Consider a vector space $E$ with finite dimension and linear map $A: E \rightarrow E$. The following statements are equivalent:

$x'(t)=A \circ x(t)$ defines an attractor.

All eigenvalues of $A$ have negative real part.

- There are $\alpha, \beta, c, C>0$ and $k\geq0$ such that$$c|t^k|e^{-\alpha t}\parallel v\parallel \leq \parallel e^{tA}(v)\parallel\leq Ce^{-\beta t}\parallel v \parallel, \ \ \ v\in E$$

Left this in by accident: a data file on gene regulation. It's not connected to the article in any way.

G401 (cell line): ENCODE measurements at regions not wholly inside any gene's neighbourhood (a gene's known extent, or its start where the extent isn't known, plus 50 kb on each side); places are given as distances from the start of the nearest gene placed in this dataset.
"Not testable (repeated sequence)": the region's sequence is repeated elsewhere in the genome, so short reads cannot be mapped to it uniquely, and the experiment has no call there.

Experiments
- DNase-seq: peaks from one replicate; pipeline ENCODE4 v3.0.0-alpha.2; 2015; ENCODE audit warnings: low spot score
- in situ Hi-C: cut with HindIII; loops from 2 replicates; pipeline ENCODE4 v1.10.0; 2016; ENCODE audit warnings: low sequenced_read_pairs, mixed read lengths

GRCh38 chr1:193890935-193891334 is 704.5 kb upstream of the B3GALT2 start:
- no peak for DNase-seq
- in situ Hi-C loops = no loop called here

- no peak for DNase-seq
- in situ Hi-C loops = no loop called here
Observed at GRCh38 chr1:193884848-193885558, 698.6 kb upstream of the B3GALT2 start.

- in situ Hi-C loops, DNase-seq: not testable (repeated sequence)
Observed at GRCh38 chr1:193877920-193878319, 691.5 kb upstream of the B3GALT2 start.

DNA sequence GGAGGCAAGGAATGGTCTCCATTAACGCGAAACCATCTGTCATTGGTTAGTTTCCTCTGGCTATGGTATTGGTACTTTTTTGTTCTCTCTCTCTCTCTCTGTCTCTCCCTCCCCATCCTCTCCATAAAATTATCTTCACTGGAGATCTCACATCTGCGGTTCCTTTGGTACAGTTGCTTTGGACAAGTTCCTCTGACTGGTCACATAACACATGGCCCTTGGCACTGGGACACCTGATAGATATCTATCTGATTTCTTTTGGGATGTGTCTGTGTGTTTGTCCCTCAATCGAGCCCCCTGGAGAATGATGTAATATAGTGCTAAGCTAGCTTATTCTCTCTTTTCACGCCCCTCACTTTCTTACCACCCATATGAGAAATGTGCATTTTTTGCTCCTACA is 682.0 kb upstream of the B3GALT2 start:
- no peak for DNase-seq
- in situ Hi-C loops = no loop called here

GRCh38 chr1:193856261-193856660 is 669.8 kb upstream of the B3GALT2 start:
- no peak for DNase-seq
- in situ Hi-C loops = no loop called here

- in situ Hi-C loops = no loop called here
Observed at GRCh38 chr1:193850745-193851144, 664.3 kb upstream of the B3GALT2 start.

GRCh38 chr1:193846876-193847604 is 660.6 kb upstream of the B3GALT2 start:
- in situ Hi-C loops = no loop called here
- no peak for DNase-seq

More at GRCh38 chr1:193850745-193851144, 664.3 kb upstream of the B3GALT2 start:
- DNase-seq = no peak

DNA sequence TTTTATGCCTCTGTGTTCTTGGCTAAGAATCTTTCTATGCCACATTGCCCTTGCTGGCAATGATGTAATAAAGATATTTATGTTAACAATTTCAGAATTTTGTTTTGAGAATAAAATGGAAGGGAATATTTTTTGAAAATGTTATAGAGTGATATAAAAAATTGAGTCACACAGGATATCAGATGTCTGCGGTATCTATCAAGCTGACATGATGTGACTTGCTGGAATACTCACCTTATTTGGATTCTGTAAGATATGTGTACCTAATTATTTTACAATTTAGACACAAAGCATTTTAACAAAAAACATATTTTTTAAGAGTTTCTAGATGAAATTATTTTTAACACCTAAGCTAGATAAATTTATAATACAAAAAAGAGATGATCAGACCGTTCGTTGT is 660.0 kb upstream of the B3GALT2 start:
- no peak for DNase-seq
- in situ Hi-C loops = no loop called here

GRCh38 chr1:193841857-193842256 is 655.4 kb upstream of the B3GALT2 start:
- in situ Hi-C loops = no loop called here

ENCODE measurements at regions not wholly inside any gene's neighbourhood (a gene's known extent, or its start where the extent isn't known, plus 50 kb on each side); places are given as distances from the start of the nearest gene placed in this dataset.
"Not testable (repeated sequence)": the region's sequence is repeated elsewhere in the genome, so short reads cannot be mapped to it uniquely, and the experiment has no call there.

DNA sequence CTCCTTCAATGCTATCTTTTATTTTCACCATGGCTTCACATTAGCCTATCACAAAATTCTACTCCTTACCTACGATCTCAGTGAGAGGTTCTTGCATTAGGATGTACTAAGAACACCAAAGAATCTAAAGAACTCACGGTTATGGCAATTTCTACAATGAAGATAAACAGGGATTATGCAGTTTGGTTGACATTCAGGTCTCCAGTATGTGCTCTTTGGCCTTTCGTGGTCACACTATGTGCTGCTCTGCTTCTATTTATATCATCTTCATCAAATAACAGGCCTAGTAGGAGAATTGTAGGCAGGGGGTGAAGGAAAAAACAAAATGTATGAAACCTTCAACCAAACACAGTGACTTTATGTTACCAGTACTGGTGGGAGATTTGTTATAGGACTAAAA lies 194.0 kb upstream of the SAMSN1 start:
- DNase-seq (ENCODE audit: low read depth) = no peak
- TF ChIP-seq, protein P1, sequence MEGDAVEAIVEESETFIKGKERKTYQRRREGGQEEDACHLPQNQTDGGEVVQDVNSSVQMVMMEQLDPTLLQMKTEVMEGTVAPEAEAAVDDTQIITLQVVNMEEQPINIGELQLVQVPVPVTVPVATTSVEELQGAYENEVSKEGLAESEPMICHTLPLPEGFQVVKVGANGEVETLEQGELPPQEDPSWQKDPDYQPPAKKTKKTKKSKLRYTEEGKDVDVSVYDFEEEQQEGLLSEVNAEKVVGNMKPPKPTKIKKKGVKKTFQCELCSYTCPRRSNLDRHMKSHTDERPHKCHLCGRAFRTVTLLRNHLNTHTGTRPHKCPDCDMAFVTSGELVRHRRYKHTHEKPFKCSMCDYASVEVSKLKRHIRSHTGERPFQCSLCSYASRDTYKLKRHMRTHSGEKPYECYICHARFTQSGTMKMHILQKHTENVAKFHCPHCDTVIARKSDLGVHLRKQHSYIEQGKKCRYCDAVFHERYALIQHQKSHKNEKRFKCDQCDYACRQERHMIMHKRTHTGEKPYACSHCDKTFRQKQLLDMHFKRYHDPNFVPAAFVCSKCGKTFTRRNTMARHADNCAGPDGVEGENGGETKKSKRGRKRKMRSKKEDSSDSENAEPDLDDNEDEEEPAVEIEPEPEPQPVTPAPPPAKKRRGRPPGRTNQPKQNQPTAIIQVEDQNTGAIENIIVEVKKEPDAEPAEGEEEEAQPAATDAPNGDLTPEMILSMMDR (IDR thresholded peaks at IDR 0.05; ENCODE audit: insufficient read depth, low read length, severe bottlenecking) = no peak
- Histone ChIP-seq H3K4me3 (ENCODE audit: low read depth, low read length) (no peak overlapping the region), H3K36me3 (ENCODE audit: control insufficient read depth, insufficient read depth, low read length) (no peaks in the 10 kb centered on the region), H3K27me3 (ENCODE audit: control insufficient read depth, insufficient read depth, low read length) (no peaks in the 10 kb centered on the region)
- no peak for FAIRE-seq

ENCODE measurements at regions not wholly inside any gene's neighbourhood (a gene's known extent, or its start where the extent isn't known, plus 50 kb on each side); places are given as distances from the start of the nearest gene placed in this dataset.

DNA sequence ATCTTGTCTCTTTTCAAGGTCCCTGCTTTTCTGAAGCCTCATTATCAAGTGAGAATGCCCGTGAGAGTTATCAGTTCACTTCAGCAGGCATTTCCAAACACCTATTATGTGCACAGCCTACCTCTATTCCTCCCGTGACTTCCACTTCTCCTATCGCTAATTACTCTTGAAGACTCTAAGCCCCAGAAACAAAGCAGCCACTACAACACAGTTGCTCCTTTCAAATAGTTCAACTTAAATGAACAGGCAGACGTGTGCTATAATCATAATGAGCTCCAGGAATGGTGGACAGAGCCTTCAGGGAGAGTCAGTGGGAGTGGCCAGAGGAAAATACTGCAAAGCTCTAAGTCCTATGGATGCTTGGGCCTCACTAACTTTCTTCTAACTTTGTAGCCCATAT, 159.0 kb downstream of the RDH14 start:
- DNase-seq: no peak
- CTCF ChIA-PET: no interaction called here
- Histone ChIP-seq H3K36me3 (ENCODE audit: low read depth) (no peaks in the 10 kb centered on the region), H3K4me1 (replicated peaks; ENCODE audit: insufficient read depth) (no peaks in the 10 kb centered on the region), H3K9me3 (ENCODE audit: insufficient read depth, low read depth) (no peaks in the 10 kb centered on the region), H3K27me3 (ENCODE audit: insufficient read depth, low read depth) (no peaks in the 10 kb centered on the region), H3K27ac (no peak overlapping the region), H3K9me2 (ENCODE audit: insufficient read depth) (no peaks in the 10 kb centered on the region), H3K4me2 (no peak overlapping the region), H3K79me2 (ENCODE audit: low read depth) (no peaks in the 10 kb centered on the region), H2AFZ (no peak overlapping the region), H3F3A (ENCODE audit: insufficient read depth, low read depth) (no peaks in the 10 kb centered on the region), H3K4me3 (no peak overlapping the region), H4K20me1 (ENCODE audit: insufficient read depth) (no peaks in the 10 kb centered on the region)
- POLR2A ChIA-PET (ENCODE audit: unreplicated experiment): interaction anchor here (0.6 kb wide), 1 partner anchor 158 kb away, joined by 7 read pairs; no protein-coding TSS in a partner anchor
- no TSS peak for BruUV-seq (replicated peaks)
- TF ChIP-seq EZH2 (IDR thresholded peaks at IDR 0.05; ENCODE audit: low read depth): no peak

And, if $x'(t)=A\circ x(t)$ defines an attractor, then $$\displaystyle \lim_{t\rightarrow - \infty}\parallel e^{tA}(v) \parallel=+\infty , \ \ \ \ \ \forall v\in E$$

I have the proof for finite dimension, but I use the Jordan canonical form theorem. Clearly, I can't use this argument in infinite dimension.

Consider a linear map $A$ and $\phi :\mathbb{R}\times E \rightarrow E$ the main flow of differential equation $x'(t)=A\circ x(t)$. This equation defines an attractor when, $$\displaystyle\lim_{t\rightarrow\infty}\phi(t,v)=0$$ $\forall v \in E,$ fixed.